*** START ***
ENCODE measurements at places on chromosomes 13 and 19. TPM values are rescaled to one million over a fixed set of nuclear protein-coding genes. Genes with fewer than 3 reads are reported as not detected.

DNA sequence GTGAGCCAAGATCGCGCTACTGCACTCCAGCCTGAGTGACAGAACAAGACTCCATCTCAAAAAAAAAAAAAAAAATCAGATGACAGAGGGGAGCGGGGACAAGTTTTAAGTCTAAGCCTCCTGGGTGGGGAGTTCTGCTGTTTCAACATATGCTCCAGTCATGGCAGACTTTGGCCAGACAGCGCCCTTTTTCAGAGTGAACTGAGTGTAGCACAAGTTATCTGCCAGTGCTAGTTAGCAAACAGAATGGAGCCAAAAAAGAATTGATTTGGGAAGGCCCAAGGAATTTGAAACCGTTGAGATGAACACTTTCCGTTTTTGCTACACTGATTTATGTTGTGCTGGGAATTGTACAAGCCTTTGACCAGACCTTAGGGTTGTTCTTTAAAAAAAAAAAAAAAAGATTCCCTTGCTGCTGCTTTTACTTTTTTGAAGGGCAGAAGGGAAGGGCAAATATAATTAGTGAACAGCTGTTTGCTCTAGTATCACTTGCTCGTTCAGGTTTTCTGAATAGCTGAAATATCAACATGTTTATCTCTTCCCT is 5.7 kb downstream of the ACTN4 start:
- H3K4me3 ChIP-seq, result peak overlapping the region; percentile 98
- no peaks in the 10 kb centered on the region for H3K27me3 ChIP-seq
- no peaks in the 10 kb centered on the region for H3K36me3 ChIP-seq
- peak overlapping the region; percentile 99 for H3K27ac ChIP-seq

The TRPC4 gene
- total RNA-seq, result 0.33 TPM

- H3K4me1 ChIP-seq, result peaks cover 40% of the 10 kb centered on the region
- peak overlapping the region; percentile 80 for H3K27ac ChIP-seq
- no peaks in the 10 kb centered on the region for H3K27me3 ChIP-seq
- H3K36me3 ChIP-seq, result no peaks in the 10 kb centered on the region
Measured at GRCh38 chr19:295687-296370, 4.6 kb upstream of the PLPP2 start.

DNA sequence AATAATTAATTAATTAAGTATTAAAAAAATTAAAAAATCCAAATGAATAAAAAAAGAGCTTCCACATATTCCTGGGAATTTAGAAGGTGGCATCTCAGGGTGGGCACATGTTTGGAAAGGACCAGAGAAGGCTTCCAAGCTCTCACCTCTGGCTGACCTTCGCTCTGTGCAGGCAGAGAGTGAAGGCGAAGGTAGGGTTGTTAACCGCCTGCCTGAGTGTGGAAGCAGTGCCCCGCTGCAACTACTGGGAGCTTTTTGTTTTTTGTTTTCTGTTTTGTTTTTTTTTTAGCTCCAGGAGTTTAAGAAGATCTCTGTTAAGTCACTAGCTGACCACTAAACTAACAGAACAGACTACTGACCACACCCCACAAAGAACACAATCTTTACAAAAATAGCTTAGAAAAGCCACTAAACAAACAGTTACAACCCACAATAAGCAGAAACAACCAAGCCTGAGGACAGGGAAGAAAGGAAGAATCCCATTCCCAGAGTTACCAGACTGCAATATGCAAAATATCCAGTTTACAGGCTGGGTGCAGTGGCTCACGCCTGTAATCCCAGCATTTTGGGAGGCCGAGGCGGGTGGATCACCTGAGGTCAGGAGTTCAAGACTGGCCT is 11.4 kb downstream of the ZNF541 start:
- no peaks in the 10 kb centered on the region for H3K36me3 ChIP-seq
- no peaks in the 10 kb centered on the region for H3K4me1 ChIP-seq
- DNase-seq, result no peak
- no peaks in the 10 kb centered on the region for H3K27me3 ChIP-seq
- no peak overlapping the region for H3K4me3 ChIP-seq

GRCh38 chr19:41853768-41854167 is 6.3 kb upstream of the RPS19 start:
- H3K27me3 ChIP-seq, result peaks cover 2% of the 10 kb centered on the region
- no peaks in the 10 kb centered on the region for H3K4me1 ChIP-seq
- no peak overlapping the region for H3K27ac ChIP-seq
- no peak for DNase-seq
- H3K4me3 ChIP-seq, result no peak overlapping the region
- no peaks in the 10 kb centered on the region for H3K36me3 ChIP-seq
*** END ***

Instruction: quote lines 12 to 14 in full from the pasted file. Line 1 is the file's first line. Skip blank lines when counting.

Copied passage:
- H3K36me3 ChIP-seq, result no peaks in the 10 kb centered on the region
Measured at GRCh38 chr19:295687-296370, 4.6 kb upstream of the PLPP2 start.

DNA sequence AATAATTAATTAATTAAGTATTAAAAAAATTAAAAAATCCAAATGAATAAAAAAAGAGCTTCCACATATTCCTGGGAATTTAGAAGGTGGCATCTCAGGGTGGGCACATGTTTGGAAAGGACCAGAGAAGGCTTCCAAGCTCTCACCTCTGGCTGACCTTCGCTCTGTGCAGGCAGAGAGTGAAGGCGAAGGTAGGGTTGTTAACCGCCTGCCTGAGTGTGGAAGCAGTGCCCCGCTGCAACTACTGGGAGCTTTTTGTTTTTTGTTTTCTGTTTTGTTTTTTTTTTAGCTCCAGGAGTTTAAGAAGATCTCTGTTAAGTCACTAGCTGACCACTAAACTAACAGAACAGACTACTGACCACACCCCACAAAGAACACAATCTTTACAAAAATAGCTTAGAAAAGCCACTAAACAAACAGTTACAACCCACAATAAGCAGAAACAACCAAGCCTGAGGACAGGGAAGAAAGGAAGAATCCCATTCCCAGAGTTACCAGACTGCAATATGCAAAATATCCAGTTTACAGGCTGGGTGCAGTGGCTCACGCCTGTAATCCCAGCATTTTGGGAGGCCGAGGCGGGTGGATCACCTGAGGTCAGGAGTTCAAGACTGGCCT is 11.4 kb downstream of the ZNF541 start: